A BRISBANE-BASED paralegal, who has been the subject of a hurtful social media campaign, has won the national final of the Fashions on the Field competition.
Amy Robson, who represented New South Wales in the final at Oaks Day on Thursday, after winning a lead-up event in Sydney, has been targeted on social media in recent weeks, including on a Facebook page, alleging she was acting as a model for her grandmother whose hats are sold commercially.
Under competition rules, for a prize pool of more than $400,000, entrants are forbidden from entering on behalf of a third party, such as a milliner or designer, or to promote a brand or designer.
Oaks Day Fashions on the Field
The winner of Fashions on the Field 2012, Amy Robson. Photo: Justin McManus
Ms Robson and her grandmother, Sandra Robson, have denied the allegations and The Age understands a legal letter was sent to the creator of the Facebook page, which has since been removed.
Last month, Sandra Robson said the allegations were ''unfortunate''.
''I am not a professional designer and only sell two or three hats a year to cover costs,'' she said.
Fashions on the Field winner Amy Robson. Photo: Justin McManus
Yesterday, Ms Robson, who wore a printed, pencil dress with a neon green beaded peplum and a matching neon green and black headpiece, both designed by her grandmother, was trying to put the controversy behind her.
''That's all in the past now. I've just come down here and had a really good time,'' said the 22-year-old, who won a new car, among other prizes.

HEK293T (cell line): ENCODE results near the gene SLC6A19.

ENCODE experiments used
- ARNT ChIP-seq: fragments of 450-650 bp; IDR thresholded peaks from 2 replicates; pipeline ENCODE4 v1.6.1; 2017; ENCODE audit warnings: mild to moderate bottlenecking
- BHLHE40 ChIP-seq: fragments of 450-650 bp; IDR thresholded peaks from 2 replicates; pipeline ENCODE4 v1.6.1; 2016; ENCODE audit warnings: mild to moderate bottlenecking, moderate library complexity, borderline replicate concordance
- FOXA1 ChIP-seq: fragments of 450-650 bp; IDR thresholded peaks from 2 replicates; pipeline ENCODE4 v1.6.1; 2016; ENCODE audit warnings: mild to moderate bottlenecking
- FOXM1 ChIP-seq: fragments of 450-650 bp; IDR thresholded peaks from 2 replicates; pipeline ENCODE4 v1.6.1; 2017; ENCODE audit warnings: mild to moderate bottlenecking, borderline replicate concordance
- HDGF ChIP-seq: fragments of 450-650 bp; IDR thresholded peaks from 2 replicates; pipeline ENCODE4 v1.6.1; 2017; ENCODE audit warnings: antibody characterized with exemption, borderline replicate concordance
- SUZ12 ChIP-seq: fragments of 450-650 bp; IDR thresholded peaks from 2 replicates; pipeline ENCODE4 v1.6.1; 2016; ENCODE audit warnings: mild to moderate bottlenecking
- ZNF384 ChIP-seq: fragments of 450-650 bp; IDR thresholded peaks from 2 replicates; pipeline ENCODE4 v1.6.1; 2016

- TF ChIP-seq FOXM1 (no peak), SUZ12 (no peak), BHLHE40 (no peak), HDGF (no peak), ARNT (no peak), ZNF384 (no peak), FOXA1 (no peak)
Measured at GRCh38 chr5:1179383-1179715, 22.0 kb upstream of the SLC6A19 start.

However, Melbourne designer, Helen Manuell, who has long been calling for the Victoria Racing Club to ban professionals from entering the public competition, said the choice of winner was ''disappointing''.
Ms Manuell, who entered the Design Award, for professional designers, on Melbourne Cup day, said: ''That outfit is of a professional standard and it should be in the professional category … The VRC needs to do something to give the public a fairer playing field.''
Ms Manuell also pointed out that yesterday's winner of the Victoria final, Amanda Macor, also sells her hats commercially and is believed to have previously entered the Millinery Award for professional milliners.
The VRC denied suggestions the rules needed to be changed.
''Myer Fashions on the Field has very clear guidelines to ensure the integrity of the competition … the terms and conditions are enforced where deemed appropriate,'' a spokeswoman said.
She added that the rules did not ''prohibit any contestant wearing clothing or millinery made by commercial designers, themselves or hobbyists'' as long as they are not paid, are not entering on their behalf, or promoting a particular designer.
There was less controversy in the Millinery Award for professional milliners, which was won by Box Hill North milliner Lynnette Lim, from Love Lotus. Her winning headpiece, worn by Lauren Corbett, was a red and white geometric striped, disc-shaped headpiece made from silk yarn.
Ms Lim only finished her winning creation at 7am after a sleepless night.
''It took me about 100 hours to create. So it was a lot of work, but it is worth it now,'' she said.